Dzhokhar Tsarnaev gets the rock star treatment on Rolling Stone’s latest cover, which features the accused Boston Marathon bomber front and center in a pose reminiscent of Jim Morrison or Bob Dylan. Though the issue has yet to hit newsstands, many are shocked by the audacious move made by the esteemed music magazine.

On the bottom right corner of the cover is the title to Rolling Stone contributing writer Janet Reitman’s article on the 19-year-old Tsarnaev: “The Bomber: How a popular, promising student was failed by his family, fell into radical Islam and became a monster.” Reitman spent the last few months interviewing people who knew the young man intimately and law enforcement agents. Reitman’s reporting, however, is not what’s being talked about.

Twitter and Facebook erupted after the Rolling Stone cover was leaked, with people taking to their social media profiles to lambaste the publication. On Rolling Stone’s own Facebook page, past fans of the magazine are threatening to cancel their subscriptions. Others, disgusted by the glorification of an alleged terrorist, state that if anyone should be on the cover of the magazine it should be Jeff Bauman – the bombing victim who lost both of his legs in the blast. It’s been dubbed “classless,” “a disgrace,” “desperate and pathetic” and worse.

Already, companies have issued statements announcing that they would not carry the issue of Rolling Stone on their newsstands. Rockland, Mass., based Tedeschi Food Shops stated on Facebook that they, “cannot support actions that serve to glorify the evil actions of anyone. With that being said, we will not be carrying this issue of Rolling Stone. Music and terrorism don't mix!” CVS pharmacy has also announced that they would not carry the issue.

One of the lone voices speaking out against those slamming the Rolling Stone cover was Facebook user Nicole Marie Keating. “Read the story and you'll probably notice it is not a glorification,” she wrote under Tedeschi’s post. “Are we not allowed to put his face on a cover without being accused of glorification? A lot of ppl want to know this kid's story, what could have made him snap, what better way to show readers what the big story in your magazine is than to put a pic on the cover?”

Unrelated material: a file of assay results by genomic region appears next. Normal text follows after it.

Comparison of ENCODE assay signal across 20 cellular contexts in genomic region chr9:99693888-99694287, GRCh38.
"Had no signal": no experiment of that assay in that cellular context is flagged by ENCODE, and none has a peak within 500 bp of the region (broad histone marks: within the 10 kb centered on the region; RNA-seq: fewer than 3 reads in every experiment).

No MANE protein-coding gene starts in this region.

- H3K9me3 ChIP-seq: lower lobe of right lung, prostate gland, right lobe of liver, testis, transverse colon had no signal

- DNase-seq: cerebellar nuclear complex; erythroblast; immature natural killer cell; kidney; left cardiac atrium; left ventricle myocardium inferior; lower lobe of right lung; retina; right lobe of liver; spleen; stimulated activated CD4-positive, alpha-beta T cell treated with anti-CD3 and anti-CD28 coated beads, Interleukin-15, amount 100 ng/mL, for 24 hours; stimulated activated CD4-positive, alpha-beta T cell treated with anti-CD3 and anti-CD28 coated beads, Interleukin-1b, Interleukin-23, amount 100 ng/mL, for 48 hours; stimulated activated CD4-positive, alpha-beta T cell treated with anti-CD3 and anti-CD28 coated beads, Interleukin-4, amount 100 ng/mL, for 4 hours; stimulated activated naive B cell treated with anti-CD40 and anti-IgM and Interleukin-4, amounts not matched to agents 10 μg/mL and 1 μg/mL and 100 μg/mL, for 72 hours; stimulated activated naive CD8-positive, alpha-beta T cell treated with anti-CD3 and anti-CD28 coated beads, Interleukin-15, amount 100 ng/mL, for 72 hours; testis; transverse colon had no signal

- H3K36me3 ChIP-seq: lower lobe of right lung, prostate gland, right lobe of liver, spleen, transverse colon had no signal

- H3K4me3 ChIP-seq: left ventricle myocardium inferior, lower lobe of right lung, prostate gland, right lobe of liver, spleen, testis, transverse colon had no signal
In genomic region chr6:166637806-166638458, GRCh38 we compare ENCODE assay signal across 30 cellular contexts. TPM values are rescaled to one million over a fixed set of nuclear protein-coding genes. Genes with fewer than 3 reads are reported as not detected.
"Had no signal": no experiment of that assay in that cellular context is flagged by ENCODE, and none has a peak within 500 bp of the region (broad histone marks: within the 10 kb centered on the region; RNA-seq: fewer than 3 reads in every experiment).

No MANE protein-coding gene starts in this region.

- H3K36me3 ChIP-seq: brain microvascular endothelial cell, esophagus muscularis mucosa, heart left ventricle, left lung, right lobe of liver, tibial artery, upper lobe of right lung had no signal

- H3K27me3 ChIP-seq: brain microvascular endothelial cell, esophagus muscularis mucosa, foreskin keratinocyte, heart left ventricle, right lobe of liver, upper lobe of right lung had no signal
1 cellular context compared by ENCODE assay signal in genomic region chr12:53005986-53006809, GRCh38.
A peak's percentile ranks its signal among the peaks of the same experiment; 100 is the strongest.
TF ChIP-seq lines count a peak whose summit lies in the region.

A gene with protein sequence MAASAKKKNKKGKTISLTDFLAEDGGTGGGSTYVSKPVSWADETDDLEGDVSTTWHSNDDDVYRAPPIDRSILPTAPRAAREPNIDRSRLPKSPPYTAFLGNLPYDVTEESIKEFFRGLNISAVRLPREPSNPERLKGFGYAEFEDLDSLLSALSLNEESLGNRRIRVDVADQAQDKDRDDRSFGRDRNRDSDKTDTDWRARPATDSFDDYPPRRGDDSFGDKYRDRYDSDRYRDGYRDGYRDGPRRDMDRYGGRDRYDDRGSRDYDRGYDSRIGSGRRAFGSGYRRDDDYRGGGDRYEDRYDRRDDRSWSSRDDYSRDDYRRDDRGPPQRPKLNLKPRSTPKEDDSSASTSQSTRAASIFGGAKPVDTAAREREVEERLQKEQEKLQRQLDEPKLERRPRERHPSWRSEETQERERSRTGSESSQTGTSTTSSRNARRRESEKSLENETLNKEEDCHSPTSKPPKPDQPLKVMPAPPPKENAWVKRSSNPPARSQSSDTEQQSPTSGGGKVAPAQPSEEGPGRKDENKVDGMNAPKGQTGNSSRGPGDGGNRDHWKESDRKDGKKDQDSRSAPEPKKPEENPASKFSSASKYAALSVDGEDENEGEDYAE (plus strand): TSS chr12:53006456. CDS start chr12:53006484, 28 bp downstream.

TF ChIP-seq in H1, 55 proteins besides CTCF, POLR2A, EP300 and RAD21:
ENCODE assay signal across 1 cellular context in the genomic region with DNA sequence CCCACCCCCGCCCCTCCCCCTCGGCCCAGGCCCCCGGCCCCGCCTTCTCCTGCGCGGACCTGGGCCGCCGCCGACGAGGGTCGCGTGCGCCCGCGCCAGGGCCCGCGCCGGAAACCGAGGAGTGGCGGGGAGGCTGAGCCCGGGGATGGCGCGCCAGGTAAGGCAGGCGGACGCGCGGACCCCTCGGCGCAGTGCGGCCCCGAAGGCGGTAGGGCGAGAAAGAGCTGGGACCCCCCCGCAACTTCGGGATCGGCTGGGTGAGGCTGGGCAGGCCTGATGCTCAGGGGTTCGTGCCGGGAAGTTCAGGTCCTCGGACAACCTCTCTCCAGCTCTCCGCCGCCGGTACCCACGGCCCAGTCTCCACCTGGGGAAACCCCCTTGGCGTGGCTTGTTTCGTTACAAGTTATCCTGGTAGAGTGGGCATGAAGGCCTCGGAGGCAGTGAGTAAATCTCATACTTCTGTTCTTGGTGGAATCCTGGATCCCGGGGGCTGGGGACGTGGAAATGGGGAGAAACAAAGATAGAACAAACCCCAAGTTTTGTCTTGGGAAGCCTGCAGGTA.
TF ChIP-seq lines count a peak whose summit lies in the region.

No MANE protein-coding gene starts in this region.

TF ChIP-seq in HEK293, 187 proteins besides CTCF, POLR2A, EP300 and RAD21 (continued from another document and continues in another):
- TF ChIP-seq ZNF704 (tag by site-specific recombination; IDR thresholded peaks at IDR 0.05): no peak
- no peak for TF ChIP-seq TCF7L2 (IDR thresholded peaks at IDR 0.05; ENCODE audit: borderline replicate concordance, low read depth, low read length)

There were also people who took issue with Rolling Stone’s cover for an entirely different reason than glorification – naming him ‘The Bomber’ in the title. “I hope no one ever buys your magazine, ever again!” wrote Amila Konjic on Rolling Stone’s Facebook. “He is innocent until proven guilty! Ever heard of that? You are a disgrace. This is a classic case of trial by media which is awfully sad.” The comment has nearly 50 likes.

In a preview of Reitman’s article on, there are listed five revelations that will be found in the yet-to-be released article. One of the revelations is that a plea from Tsarnaev’s wrestling coach may have convinced him to surrender from inside the boat. Another, is that he warned friends about meeting his brother, telling them, “No, you don’t want to meet him.” The article also is said to reveal how seriously the younger alleged bomber took his religion.

Rolling Stones' Aug. 1 issue will be on newsstands (of businesses that will allow it) and the website in the near future.

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